A Maverick who is team-first
Ex-Northeastern star Barea going with flow
Jose Juan Barea’s assignment after catching on with the Mavericks in 2006 was to transition from an undrafted yet wildly explosive scorer at Northeastern to a more controlled rotation player in the NBA. He’s handled it easily, mostly by turning himself into Barea Lite.
“I tried to change my game a little bit at the beginning here, but coach kept telling me, ‘Stay aggressive, play your game.’ So that’s what I did,’’ said Barea, in town last night as the Mavericks played the Celtics at TD Garden. “I tried to stay aggressive and try to create for myself and create for others.’’
In his fourth year with the Mavericks, Northeastern’s second all-time leading scorer behind Reggie Lewis has carved a nice little niche for himself, averaging 9.1 points and 3.6 assists in 23 minutes a night this season.
“J.J. is a guy that’s probably always proved people wrong,’’ said Dallas coach Rick Carlisle. “He’s a smaller player. He became a prolific scorer at Northeastern. He’s improved his game as a playmaker and a guy who understands how he can get his teammates involved as well.
“He went from being a depth player early [last] year to becoming a primary rotation player for us as the season went on and he became a key player in the playoffs in our opening-round series. He’s given us a lot. He brings a dimension to the game that none of our other guys quite bring, so he’s very important to us.’’
After coming off the bench early this season, Carlisle inserted Barea in the starting backcourt alongside Jason Kidd in December for a stretch of games, during which the Mavs beat some of the league’s elite, including Cleveland, Denver, and San Antonio. But after going 0 for 4 in 15 unproductive minutes in the win over the Spurs Jan. 8, Barea found himself back on the bench.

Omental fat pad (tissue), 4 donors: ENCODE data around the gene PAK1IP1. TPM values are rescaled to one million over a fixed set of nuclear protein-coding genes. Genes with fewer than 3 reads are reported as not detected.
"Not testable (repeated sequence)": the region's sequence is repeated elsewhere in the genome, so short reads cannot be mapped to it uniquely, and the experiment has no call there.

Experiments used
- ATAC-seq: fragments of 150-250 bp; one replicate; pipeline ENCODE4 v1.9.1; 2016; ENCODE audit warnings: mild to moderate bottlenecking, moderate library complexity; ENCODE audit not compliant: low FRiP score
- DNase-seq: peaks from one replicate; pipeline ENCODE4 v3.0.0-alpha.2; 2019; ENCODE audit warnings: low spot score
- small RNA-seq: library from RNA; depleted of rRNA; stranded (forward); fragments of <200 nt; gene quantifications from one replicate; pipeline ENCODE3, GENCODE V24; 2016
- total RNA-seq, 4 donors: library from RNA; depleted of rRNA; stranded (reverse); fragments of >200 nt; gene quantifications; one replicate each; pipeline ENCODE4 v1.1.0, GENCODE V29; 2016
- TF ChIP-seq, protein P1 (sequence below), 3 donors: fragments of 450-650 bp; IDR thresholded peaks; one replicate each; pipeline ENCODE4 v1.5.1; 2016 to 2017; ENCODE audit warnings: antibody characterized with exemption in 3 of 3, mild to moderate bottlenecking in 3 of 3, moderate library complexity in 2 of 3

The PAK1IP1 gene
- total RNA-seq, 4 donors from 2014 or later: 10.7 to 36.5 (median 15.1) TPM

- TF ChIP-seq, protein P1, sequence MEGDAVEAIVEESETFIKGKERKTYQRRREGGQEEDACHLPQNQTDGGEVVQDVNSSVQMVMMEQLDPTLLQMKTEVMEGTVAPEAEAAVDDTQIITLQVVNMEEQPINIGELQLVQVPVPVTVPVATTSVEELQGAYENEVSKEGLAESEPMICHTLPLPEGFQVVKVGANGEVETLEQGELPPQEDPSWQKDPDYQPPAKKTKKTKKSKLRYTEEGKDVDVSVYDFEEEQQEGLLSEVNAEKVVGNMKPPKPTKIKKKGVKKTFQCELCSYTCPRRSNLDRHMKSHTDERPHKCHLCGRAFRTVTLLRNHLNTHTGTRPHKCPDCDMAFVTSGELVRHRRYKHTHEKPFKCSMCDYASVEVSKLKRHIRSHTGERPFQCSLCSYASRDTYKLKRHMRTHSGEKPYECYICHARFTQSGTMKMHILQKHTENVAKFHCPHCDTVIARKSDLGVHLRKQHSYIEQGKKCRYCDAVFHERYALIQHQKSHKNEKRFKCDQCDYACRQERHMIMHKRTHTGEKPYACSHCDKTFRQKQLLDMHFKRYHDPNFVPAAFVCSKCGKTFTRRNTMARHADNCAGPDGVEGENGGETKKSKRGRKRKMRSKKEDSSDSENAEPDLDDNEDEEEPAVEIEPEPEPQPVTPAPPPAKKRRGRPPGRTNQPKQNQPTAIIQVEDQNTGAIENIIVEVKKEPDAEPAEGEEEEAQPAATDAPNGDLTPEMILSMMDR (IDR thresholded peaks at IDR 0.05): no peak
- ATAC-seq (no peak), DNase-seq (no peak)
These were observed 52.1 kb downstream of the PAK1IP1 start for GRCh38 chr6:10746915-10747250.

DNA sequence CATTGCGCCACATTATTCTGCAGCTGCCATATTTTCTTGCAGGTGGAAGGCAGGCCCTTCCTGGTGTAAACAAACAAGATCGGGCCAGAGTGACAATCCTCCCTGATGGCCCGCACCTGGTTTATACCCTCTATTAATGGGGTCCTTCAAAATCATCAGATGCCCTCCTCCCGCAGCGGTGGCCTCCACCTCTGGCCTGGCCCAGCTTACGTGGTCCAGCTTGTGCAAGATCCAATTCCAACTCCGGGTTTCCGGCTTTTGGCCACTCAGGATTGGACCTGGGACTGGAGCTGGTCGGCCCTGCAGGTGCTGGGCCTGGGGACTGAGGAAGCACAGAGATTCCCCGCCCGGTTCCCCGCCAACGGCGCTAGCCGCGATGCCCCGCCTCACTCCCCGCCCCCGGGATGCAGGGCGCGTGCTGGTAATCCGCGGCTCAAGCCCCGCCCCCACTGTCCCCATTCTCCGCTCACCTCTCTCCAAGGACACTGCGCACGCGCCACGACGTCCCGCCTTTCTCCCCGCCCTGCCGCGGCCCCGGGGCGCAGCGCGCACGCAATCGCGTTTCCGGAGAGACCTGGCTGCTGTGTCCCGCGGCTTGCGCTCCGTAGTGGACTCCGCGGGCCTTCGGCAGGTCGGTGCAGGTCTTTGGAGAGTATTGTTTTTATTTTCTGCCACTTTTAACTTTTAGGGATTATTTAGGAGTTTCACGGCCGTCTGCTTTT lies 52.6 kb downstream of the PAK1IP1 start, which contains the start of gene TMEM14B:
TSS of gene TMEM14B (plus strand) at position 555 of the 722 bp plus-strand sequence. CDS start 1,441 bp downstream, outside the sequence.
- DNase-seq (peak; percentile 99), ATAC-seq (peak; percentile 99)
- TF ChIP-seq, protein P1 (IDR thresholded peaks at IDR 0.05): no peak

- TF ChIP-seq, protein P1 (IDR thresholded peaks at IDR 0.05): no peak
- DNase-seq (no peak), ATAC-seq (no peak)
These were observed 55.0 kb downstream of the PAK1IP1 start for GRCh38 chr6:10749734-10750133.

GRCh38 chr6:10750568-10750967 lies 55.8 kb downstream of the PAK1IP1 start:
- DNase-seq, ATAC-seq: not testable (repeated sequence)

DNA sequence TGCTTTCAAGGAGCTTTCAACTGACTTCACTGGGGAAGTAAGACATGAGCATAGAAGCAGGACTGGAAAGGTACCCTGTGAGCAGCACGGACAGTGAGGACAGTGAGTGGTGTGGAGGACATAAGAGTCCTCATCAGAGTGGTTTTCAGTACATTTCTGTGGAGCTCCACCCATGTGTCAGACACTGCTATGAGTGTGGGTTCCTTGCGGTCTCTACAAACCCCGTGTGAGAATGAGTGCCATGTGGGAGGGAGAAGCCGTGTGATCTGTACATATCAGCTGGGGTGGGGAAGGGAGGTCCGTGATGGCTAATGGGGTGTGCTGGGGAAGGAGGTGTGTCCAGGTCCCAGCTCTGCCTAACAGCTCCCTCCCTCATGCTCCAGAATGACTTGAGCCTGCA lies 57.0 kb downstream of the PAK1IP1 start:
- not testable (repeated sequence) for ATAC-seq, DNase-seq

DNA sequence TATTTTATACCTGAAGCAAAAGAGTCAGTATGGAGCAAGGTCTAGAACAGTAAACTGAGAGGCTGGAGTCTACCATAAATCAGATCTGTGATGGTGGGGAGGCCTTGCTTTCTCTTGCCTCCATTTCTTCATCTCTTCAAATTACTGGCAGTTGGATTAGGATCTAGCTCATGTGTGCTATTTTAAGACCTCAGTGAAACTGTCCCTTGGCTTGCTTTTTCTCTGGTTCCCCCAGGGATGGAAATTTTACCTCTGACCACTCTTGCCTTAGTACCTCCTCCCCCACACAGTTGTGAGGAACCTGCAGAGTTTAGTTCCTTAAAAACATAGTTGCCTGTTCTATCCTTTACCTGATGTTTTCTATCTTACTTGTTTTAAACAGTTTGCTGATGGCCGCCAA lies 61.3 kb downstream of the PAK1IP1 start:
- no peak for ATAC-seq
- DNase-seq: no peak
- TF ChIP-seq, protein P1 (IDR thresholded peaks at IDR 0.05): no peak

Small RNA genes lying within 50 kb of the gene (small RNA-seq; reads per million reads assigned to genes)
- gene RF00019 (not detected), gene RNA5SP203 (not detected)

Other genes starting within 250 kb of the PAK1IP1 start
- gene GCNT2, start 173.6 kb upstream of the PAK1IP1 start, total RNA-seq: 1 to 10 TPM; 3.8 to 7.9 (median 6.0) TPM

“There’s always going to be an adjustment there, when you’re starting with Jason Kidd and Dirk [Nowitzki] and those guys,’’ Carlisle said. “It’s a different kind of game than if you’re waiting for the latter part of the first quarter to come in and now you’ve been sitting on the bench for a while. He’s done both and he’s done both effectively, he just needs to get back to the role of giving us energy, playmaking, shot-making, and defense off the bench.’’
“It’s different,’’ said Barea. “I started, [and] now you’ve got to come off the bench - you’ve just got to change your mind-set.’’
He was never able to reach the NCAA Tournament with the Huskies. But with NU currently streaking - the Huskies have won nine straight after beating UNC-Wilmington over the weekend - he took the opportunity to check on his alma mater.
“It’s always great . . . I went to school today, checked out my team,’’ Barea said. “New coaches, but they’re great guys. New gym, new stuff. They look good.’’
He’s had the luxury of playing with an MVP in Nowitzki and a gold medalist in Kidd.
“It’s awesome,’’ Barea said. “It makes my life easier having those guys around and having J-Kidd in front of me. Just to learn from him is the best.’’
Julian Benbow can be reached at email@example.com.